But we do not begrudge Numsa’s right to hold these views. Indeed, various unions, political parties, civil society organisations and individuals have their own prescriptions about how South Africa’s complex problems can be resolved. What is heartening is that virtually all South Africans – and we assume this includes Numsa – agree that we need to pursue the targets that are set out in the NDP for 2030: among others, the elimination of poverty, reducing unemployment to 6% and below, improving the skills base, building a capable and substantially corrupt-free state as well as efficient and affordable infrastructure.
Numsa is within its rights to open up the debate on what economic policies we should pursue to attain these objectives. Indeed, there is too little debate about the complex economic challenges confronting South Africa.
The fundamental difference between what Numsa proposes and the NDP is that Numsa’s proposals are exclusivist and destructive, and thus incapable of realisation. Everyone can stand up and condemn the NDP and demand that their own views should be implemented. The fallacy of this assumption is that they would then have to do it alone or in partnership with like-minded sections of society.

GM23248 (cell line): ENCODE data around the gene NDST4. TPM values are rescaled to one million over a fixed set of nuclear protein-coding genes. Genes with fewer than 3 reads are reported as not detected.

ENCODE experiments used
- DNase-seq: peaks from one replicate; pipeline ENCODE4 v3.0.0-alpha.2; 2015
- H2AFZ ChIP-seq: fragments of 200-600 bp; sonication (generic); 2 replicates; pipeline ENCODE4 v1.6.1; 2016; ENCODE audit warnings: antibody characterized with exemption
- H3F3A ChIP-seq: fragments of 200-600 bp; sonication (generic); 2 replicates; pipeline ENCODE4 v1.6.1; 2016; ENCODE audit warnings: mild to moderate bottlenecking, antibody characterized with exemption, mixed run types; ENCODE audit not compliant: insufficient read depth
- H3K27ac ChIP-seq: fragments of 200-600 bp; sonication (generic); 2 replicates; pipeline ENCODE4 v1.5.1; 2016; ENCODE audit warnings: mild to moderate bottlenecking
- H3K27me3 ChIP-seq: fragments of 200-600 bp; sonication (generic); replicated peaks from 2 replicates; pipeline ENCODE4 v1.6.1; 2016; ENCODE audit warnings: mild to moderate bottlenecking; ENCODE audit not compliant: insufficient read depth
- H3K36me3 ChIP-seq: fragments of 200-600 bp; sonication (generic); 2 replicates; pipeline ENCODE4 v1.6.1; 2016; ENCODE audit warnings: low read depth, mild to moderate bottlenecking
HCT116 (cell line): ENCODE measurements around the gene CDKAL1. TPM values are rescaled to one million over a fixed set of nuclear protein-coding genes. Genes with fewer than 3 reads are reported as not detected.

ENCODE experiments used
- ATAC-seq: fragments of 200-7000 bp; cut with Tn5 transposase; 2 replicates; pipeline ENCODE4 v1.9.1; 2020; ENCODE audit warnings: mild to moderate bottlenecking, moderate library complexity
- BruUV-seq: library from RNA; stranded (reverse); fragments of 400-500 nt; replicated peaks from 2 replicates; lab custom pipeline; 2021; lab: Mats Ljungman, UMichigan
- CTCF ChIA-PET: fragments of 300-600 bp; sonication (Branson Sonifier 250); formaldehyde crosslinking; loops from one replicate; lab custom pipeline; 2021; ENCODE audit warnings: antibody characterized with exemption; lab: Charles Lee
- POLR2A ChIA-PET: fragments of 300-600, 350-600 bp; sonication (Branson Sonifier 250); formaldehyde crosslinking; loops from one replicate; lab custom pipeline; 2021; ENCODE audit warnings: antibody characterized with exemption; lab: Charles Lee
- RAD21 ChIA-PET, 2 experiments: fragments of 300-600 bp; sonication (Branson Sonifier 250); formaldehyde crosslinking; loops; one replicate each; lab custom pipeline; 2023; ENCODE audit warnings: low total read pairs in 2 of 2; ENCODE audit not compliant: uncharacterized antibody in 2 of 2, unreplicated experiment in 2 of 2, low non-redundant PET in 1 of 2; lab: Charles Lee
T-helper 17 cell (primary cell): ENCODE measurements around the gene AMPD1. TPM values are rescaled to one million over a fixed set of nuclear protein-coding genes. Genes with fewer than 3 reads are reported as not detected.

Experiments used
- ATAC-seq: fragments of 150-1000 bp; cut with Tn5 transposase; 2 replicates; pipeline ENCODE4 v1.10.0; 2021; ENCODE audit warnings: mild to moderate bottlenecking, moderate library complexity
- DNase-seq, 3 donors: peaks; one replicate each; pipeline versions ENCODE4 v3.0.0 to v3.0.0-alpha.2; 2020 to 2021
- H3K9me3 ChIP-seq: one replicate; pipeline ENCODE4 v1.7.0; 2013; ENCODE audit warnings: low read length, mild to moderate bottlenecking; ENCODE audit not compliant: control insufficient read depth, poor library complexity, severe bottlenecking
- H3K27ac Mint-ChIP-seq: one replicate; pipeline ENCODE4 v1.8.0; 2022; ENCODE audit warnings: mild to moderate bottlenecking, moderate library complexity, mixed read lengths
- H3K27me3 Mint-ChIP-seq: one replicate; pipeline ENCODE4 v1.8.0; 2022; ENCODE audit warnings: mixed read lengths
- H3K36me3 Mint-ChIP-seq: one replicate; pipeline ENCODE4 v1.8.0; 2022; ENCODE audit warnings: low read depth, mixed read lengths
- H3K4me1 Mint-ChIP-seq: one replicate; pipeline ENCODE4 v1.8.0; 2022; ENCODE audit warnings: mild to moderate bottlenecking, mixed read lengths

Numsa would know this better than most, that developmental states that have succeeded in attaining consistently high rates of growth and extricating millions of people from poverty had to build a social compact among all critical roleplayers in society, with the state playing a leading role. As such, besides the poor logic in its proposals, Numsa ignores this fundamental prerequisite to success.
It is true that our present economic system is not delivering sufficient benefits to all South Africans. The NDP proposes several measures to grow the economy in a more inclusive manner, to directly tackle poverty and inequality and to change patterns of ownership and control in the economy.
What the NDP proposes is not easy to accomplish, and all kinds of trade-offs and choices had to be taken into account. The economy is akin to a ship that we are all on. The ship is rickety, leaky and slow; it is not moving in the right direction. We need to simultaneously repair the ship, improve its speed and change its direction, while it is sailing. Numsa’s proposals are akin to sinking the ship. Numsa will then sing revolutionary songs about its revolutionary purity, as all South Africans, rich and poor, sink. Ironically, the rich often have ways of surviving; the poor don’t.